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The Lame Duck.

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Author Topic: The Lame Duck.  (Read 196 times)
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« on: October 28, 2008, 11:05:59 am »

He was young and so wanted to get into the new adventure of long distance road transport. in Australia.
It was 1956 and big things were happening. The old tax had been abolished and it was possible to make a living now, still tough but better than it was before.
He worked on the dispatch dock where the freight was loaded onto those big monsters with 14 wheels and with the tarpaulins tied down they disappeared down the street not to be seen or heard of till they parked outside the delivery address in some far away city, days or even weeks later.
 That’s what he wanted to do .
Drive one of them monsters.
He grabbed all the overtime he could and saved all his money.
But these bloody big trucks were expensive. Not many around second hand and a new one was definitely out of the question.
Every Saturday he would scan the papers till finally one Saturday he saw a truck and single axle trailer for sale, the price somewhere  around what he could afford.
Sure it was a European make, not many in Australia at that time but it was the nearest thing he had seen which was in reach of his bank account. The asking price was a little bit more than he could afford but he had an idea. Throw all his cash at the seller and see what happens.
After a test drive around the block and it seemed ok, said he would be back Monday with the cash.
The seller asked for a deposit but was told that on Monday the full price in cash would be paid.
He nodded in agreement  hoping that the buyer would return on the Monday as there had been a couple of lookers but no real interest in the  truck as it was a bit of an “orphan.”
Monday came, the young buyer  went to the bank withdrew his money leaving enough to operate for a couple of weeks till the first of the money came rolling in…. he hoped.
Arriving at the sellers house he emptied his pockets of all his cash onto the kitchen table knowing it was about $500 short of the asking price.
 Now the seller with a sigh of relief  quickly counted the money, only too happy to have done a deal, any deal and  the papers were signed. Our young truck driver jumped in the cabin and took off not crunching too many gears.
He was in seventh heaven. According to him anyway at the time.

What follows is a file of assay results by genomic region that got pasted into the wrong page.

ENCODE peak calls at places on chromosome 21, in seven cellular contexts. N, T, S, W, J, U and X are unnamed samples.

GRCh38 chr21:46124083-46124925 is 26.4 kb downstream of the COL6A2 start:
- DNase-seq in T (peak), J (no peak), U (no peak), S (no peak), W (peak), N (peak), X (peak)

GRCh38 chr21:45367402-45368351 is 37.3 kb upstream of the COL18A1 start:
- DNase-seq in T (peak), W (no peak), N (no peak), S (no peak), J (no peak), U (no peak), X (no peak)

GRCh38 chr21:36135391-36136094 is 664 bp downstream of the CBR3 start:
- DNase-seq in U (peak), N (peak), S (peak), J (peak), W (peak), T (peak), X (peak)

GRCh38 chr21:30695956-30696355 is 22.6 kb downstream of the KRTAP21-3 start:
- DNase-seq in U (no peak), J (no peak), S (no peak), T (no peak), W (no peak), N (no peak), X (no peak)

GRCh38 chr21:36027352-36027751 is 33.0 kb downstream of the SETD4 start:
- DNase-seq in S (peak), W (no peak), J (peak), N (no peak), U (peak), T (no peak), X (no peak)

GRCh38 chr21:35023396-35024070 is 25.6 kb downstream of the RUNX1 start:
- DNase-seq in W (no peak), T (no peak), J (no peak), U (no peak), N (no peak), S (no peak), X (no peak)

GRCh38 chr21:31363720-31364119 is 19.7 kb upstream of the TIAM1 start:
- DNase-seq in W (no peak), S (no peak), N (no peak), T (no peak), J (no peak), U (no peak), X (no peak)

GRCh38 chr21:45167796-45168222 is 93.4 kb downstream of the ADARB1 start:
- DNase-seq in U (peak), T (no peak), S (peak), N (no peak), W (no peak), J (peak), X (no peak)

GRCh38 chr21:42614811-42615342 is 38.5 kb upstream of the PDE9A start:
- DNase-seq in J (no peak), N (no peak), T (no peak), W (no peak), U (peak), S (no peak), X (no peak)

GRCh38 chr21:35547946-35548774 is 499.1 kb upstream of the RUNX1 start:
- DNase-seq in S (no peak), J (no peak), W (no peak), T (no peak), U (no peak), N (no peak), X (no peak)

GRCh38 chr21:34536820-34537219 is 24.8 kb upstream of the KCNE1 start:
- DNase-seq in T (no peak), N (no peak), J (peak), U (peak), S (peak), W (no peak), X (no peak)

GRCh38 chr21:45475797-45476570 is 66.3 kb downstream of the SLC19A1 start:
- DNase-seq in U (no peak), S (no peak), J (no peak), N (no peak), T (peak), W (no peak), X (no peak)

The seller breathed a sigh of relief and had a beer to celebrate his good luck at getting rid of it.
 There was enough left in the bank to insure the rig and expenses for a couple of trips.
 At home next day he rolled out the tarpaulins, two large ones and a long cap tarp that stretch from the front of the load to the rear. A few patches here and there but generally in good condition.
He then checked the motor, gearbox, differential and tail shaft, plus a full service.
 Everything seemed ok.
He arranged for his first load to Melbourne 1100 miles return.
 This was called the “School boy “  run by the regular drivers.
 Quite an easy run nothing too dangerous.
 The tanks were filled with diesel and a bottle of lemonade and a packet of boiled lollies for him and he was off on his first great adventure. Woohoo
He reached the town of Yass the first day, with no trouble. Gave the tyres a kick and bunked down for the night. Drifting off counting the money he was going to earn in the months ahead.
Now the second day was a bit different and was the pattern for the next long two years.
Australia is the driest continent in the world and the summer heat is quite fierce. It takes it’s toll of drivers and trucks.
 About an hour out of Yass he glanced down at the gauges and saw the temperature needle climbing quite quickly, too quickly. Something was wrong.
He pulled over onto the grass on the side of the road, with a frown. He could smell heat. You know what I mean that greasy, steamy, hot smell from a motor that says trouble.
The top radiator hose was the problem. Steam was puffing out of a small crack near the clamp. Luckily there was enough to slice that section off and still clamp the pipe up again, which he did then set off again.  Made it to the little garage at Colac and replaced it with a universal type hose as the garage didn’t keep parts of his make of truck.
In fact as time went on he found it difficult to buy anything for his truck anywhere, on the road always having to make do as best he could..
And man he needed parts quite often over the next couple of years.
It was a very comfortable truck to drive, soft ride, heater in winter, good seat adjustment but the bloody thing kept breaking down. Mostly little things like cracked copper fuel lines, the electrics had a habit of blowing fuses for no reason, filters would clog up even new ones, injector pipes would split and so it went on. He could never buy parts for it except in the capital city where he bought it. So he carried a tool box full of spares.
There were so many times he stood beside the road with a spanner in his hand, grease up to his elbows looking with envy at the trucks grinding past while he tried to fix another problem on his “lame duck” off the road in  the grass. Then shaking his head and with a sigh rolling under the truck muttering to himself about his own stupidity buying this heap of “nuts and bolts” and then making a face thinking of the dispatch manager warning him not to be late again this time, which he was   usually.
One day in early summer of the second year, while in Melbourne he was offered a run to Perth…he laughed loudly, Perth was the most isolated capital city in the world. ( If you doubt this, look at a World Atlas)  He had enough trouble running Sydney Melbourne. The school boy run.